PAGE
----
Tuesday, 11 December 2007

Ghost Dog - Jarmusch

You will need to have gained some semblance of my thematic response to the Jarmusch films I watched in succession last year, for this post to make the most sense.
I recently watched Jarmusch’s 1999 film, Ghost Dog : The Way of the Samurai and was intrigued at how it fitted into the Jarmusch canon … and how it differed.
Only with the benefit of some hindsight do I wonder if most (or all) of Jarmusch’s films are meditations on death, or life. Certainly Ghost Dog, and its predecessor, Dead Man, most obviously are.
Ghost Dog is Forest Whitaker as a hit man who follows the code of the samurai, that is, one who meditates on death, daily, amongst a great many other things we learn from extracts of his book, Hagakure : The Way of the Samurai. He is at heart a peaceful and thoughtful soul whose code of behaviour is one of respect toward his master and humility toward others.
Certainly the film fits Jarmusch’s broad pattern of a man on a journey, in this case, dispensing death with an array of high tech gadgets and pistols, as he steps inevitably toward his own death.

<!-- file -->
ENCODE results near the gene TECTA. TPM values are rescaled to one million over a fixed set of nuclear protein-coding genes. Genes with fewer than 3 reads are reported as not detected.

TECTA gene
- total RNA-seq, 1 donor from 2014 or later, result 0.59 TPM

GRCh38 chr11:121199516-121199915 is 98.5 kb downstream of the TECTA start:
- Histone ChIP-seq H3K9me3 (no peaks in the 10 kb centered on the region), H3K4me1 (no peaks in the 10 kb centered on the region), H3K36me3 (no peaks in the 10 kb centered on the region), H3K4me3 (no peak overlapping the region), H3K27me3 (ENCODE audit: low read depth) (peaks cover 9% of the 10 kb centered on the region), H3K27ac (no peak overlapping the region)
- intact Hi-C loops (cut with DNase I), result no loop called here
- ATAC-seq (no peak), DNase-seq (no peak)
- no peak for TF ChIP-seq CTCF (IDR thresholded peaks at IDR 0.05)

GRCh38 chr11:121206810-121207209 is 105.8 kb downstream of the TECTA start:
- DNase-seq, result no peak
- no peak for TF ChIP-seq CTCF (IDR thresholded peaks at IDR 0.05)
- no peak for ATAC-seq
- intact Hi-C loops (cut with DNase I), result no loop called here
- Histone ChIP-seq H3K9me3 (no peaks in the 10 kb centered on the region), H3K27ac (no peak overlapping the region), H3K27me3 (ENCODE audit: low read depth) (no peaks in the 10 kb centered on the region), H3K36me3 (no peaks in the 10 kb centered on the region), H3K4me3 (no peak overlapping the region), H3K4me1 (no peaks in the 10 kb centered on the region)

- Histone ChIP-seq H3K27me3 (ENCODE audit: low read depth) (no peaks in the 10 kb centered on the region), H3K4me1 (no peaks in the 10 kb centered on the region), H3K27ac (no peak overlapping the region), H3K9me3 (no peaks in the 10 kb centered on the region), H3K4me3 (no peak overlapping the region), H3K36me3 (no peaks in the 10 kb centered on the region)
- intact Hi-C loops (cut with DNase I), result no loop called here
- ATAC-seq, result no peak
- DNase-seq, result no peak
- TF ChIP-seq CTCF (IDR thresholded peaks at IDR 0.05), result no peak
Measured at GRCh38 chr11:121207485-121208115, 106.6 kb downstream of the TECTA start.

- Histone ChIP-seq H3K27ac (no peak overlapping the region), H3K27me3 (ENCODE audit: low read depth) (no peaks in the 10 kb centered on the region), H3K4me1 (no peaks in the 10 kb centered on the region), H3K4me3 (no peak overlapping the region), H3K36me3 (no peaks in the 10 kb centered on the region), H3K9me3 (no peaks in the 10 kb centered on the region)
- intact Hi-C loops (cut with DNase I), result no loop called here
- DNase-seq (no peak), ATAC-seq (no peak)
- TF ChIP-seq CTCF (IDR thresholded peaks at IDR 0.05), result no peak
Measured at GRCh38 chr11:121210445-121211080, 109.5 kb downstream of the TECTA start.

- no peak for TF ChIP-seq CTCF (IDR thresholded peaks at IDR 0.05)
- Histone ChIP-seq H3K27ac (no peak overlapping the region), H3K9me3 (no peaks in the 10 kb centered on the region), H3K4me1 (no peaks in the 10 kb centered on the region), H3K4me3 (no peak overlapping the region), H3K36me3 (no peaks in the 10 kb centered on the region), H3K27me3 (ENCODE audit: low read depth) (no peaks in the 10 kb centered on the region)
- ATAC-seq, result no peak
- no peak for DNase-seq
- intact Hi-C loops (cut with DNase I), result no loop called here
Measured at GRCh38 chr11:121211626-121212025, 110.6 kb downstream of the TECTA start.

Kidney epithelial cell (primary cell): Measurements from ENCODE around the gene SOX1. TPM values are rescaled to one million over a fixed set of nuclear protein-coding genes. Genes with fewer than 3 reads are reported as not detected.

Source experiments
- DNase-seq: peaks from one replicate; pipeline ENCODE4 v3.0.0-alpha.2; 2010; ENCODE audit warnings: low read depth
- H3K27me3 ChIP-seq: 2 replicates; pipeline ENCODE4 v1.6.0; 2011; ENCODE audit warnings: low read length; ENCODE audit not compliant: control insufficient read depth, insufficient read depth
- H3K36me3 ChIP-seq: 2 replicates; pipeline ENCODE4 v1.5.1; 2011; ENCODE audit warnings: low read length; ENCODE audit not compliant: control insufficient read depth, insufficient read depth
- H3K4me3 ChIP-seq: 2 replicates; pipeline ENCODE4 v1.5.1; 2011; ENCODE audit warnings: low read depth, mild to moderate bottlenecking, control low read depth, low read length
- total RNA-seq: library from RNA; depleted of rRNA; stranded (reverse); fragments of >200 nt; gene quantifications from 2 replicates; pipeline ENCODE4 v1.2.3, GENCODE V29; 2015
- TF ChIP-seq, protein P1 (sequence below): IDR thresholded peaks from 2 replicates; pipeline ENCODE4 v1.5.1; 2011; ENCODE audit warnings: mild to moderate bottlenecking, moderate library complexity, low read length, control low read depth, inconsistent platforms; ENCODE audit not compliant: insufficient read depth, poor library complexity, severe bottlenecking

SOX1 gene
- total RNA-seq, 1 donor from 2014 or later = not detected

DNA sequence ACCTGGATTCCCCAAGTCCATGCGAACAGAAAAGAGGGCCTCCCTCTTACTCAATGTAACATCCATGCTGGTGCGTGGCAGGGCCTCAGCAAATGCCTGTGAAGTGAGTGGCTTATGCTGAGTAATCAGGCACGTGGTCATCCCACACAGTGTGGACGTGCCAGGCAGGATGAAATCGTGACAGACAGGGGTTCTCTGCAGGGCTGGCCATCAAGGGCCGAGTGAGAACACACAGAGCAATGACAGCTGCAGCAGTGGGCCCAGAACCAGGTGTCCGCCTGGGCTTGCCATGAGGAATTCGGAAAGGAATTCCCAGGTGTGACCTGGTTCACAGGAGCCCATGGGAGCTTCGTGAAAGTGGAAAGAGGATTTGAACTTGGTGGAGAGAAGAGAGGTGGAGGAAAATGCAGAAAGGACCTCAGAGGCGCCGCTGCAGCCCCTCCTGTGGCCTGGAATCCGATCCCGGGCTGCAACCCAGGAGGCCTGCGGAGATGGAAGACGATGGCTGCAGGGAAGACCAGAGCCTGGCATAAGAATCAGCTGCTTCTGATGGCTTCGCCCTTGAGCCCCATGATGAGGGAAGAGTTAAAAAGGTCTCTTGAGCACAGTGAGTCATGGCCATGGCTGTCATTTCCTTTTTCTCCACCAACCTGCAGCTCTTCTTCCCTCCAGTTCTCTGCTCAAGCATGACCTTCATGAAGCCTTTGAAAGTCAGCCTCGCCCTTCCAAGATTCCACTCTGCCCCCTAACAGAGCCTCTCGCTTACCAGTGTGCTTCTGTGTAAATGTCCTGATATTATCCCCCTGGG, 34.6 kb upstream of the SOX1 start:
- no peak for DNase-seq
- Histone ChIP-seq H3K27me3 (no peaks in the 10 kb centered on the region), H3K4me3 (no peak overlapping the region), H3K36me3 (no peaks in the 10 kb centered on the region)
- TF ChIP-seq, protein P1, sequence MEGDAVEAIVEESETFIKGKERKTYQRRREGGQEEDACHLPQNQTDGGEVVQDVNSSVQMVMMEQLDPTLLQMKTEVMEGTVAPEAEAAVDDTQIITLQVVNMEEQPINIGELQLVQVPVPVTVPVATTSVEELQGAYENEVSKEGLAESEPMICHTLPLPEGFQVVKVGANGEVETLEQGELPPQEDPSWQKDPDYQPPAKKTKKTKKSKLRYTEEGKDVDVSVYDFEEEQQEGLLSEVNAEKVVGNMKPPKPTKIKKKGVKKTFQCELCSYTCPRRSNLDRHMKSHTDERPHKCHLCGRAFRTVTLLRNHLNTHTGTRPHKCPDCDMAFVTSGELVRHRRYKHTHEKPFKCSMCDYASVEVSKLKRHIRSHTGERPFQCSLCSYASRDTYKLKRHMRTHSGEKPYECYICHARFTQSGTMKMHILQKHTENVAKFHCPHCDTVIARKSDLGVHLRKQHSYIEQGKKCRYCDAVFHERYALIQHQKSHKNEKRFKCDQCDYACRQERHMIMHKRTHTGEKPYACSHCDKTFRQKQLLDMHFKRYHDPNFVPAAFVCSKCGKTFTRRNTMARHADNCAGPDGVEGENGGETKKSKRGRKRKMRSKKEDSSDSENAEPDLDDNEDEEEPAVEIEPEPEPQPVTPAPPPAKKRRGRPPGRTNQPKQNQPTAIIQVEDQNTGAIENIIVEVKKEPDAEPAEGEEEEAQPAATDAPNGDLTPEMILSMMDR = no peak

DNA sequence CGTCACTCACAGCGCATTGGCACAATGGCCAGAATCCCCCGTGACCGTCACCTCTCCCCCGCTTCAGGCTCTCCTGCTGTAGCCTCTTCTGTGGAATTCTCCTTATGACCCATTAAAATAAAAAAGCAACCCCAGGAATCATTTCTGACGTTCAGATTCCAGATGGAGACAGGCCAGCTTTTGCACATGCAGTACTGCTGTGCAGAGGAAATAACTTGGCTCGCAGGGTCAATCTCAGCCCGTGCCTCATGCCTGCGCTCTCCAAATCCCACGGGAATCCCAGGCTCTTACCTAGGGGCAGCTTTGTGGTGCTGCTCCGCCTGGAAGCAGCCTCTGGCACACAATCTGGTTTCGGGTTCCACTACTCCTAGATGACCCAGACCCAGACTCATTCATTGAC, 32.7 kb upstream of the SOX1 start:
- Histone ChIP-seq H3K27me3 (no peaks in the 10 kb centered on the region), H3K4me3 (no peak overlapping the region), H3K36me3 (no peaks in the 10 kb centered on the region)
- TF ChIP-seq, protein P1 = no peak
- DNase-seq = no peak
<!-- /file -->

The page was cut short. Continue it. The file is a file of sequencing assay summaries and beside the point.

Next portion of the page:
His French speaking, ice-cream selling Haitian friend, Raymond (Isaac De Bankole), is the “comic relief” that is very reminiscent of Roberto Benigni’s Italian babbling taxi driver in Night On Earth. It is Jarmusch’s own preference (and sense of humour?) to use the same actors and music in many of his films creating a sometimes surreal overlap that makes you wonder if he doesn’t see all his films as just one big one. De Bankole was the Parisian taxi driver in Night on Earth.
RZA (in Coffee & Cigarettes) supplies the music in Ghost Dog; Gary Farmer has a walk-on, walk-off role in Ghost Dog which reprises his character, Indian guide Nobody, from Dead Man (never mind the different city, different era … that’s just detail) in which he utters his famous line, “Stupid white man;” along with the stylistic closing and opening of chapters via a black out, in this case with the next extract from Hagakure as an interlude.
Ghost Dog is by far the most “mainstream” of Jarmusch’s films. It is almost a revenge/action type film and the meditative silences are not as long (and drawn out) as some of his other films. Personally, I still rate Dead Man as my favourite of his however this would easily come in second.

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